Christmas wouldn’t be the same without Santa Claus. He’s always been an integral part of the Christmas anticipation for youngsters, and it’s fun to witness their excitement when they get an opportunity to meet him. Dressing up as Santa isn’t difficult, we know that. But doing it well? That’s another story!
If you want to maintain the Christmas Santa mystery, he will have to do a grand job of convincing his little disciples that he’s the real deal. Arranging for Santa to come and do a few visits this year will make this Christmas memorable for everyone involved. We’ve got a little gift for you: our best tips on what makes an authentic Santa experience for all involved – including Santa himself.
Who makes a good Santa Claus?
It’s important to choose someone who makes a good Santa. Most good sports would be up for the challenge and getting into Santa character can be great fun!
For a start, it needs to be someone you trust, so a friend or relative is ideal. They must like kids and be a comfortable entertainer. Santa would never feel awkward under scrutiny! Knowing how to get on the level of little minds definitely helps things to flow.
Your Santa doesn’t need to be old with a white beard; they just need to be convincingly jolly! The last thing is that they simply need to be able to follow instructions. Word them up beforehand to make sure they understand your Santa vision and you’re on the same page.
Any self-respecting Santa knows he has to deck himself out in the traditional costume of red and white jacket, hat, trousers and flowing white beard. But that in itself doesn’t guarantee he’ll be convincing! It’s the extras that make the experience authentic – and magical – for the kiddies.
Once you’ve got the basics sorted, you’ll need the following:
- A sack. Santa would never leave home without his bag of goodies. A hessian sack is most convincing, tied with a piece of string at the top and slung over his shoulder.
- A fake belly. Santa is known for his love of mince pies and sherry, but his apprentice may not be quite as rotund in real life. Grab a big round belly and strap it on under the red jacket.
- A Santa bell to announce his arrival. Ding ding! Santa is here. It’s always good to make the announcement so the kids’ excitement can reach a crescendo.
- White gloves. These are a nice touch. Santa looks the real deal in his snow-white gloves – but remember that a wristband poking out over the top is far from authentic, so he shouldn’t forget to take that off.
- Santa always looks more old and granddad like in specs, and they also serve to hide his face if he’s not quite as wrinkled as the original.
- A good quality beard and wig. Cotton wool or cheap fluff doesn’t look great, and little fingers will probably want to entangle in it, so it needs to be tug-resistant.
- Santa brows. Everyone knows that Santa has wispy white eyebrows. You can either stick or paint some on to match the beard.
- Black gumboots: Santa would never dream of turning up in his Nike Air Max, and the kids would probably be surprised too. Gumboots are a much better idea; he needs to trek through the snowy realms to get here, after all.
A Santa theme is the icing on the Christmas cake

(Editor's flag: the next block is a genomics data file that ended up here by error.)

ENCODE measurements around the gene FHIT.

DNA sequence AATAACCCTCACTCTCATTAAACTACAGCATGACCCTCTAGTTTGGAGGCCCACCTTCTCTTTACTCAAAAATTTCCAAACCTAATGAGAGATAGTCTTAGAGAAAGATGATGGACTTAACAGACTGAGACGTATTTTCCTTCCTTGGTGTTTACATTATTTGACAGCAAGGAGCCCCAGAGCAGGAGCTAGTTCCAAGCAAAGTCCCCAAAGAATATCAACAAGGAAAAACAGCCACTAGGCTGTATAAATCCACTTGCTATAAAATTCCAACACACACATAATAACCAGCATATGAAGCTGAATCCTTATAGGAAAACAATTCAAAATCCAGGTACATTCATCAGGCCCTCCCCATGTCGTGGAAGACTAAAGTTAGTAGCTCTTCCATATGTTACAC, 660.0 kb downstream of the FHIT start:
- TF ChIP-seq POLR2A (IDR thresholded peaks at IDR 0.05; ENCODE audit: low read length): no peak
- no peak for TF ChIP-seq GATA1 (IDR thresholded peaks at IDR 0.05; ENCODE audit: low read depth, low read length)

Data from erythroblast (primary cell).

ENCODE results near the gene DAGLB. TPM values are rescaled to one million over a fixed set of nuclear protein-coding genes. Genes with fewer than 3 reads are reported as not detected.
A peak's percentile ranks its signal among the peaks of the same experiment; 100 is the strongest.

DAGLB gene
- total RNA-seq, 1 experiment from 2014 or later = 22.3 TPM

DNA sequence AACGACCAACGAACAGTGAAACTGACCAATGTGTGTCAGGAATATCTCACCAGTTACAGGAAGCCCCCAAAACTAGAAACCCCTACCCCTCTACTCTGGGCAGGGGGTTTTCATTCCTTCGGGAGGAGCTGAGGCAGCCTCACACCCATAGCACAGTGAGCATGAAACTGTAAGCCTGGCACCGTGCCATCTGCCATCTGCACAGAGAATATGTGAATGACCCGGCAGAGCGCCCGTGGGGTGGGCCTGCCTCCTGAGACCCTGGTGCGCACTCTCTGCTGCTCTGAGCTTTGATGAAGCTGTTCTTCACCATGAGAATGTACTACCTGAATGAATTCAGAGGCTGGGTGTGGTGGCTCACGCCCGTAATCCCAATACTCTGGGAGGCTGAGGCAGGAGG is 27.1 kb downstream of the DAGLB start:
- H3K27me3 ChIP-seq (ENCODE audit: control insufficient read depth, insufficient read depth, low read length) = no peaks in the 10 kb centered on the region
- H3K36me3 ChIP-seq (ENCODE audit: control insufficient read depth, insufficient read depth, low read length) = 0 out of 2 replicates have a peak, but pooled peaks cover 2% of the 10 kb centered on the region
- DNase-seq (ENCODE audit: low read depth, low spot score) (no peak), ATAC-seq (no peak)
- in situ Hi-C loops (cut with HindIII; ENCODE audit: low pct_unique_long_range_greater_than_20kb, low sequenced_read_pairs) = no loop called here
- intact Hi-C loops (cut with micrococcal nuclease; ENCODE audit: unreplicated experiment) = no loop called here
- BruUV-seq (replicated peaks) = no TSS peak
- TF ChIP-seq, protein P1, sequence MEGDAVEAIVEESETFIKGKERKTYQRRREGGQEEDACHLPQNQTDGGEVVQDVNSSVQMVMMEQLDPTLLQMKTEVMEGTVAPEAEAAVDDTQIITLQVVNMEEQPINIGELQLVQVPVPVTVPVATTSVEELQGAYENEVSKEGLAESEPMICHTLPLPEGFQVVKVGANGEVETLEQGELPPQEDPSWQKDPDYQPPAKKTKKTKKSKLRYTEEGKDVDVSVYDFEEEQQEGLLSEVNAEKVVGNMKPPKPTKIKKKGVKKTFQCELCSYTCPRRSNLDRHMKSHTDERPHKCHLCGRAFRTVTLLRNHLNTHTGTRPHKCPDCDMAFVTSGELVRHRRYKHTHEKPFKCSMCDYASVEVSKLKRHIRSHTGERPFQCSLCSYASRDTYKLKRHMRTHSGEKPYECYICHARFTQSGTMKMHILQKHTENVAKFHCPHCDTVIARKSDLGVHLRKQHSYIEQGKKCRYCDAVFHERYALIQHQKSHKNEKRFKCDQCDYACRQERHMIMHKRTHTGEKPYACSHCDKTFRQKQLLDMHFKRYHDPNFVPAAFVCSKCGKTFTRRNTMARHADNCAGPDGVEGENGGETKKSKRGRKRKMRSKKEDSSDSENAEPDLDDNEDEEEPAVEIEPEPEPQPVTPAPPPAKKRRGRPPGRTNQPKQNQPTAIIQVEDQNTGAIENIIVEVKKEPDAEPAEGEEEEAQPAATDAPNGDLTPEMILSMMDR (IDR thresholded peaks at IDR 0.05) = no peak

Set the scene and prepare for Santa’s arrival. Once you’ve decided on Santa’s rounds, get collaborating adults to drop hints that he is coming well ahead of time. Asking the children what they want for Christmas is a great way to build anticipation.
Your theme will need to consist of the appropriate Santa music. Christmas carols are a must, and singing along with them makes a great atmosphere. If there are any dogs in the participating families, dress them as reindeers. Simple gifts should be at hand: lollypops, playing cards, etc.
Santa will need somewhere to sit down while he meets the kids, so put out a comfy, decent-sized chair decorated with Christmas tinsel. He can get comfy and the kids can come and plonk themselves in his lap while he chats to them about their Christmas wishes. He’ll also need a helper, so enlist the help of a willing elf who will keep the kids in line and hand out gifts.
If you can stretch to a fake snow machine, this would make a great touch. If not, spray the windows and whatever else is appropriate with some fake snow, and have plenty of white tinsel around for a snowy effect.
Santa should plan to arrive by vehicle to be truly memorable. Ideally a fire truck or limousine, but if not, a regular car will do… with someone else driving, of course!
Remember to word up the kids who are a little older. They tend to enjoy blowing Santa’s cover (it’s the youthful “I know something you don’t” syndrome), so make sure any in the know don’t pass on the revelation!
Make sure Santa takes a break. This is Australia, not the North Pole. He’s out of his natural habitat and he’s probably going to sweat with a fake belly, hat and beard, etc.! Kids can get pretty demanding too, so regular breaks and drinks every hour and a half make sense.
A little sherry and a few mince pies won’t hurt, but make sure Santa has a straw to sip drinks through. He won’t want to dip his moustache in the sherry. When Santa heads off back to the North Pole, announce that he has to go to visit other kids; he should wave goodbye and tell them to be good. Get the kids to put out cookies and milk for Santa – he does hungry work!
We hope Santa has as much fun as the kids do! Wishing you every success to your Christmas event, from Creative Costumes.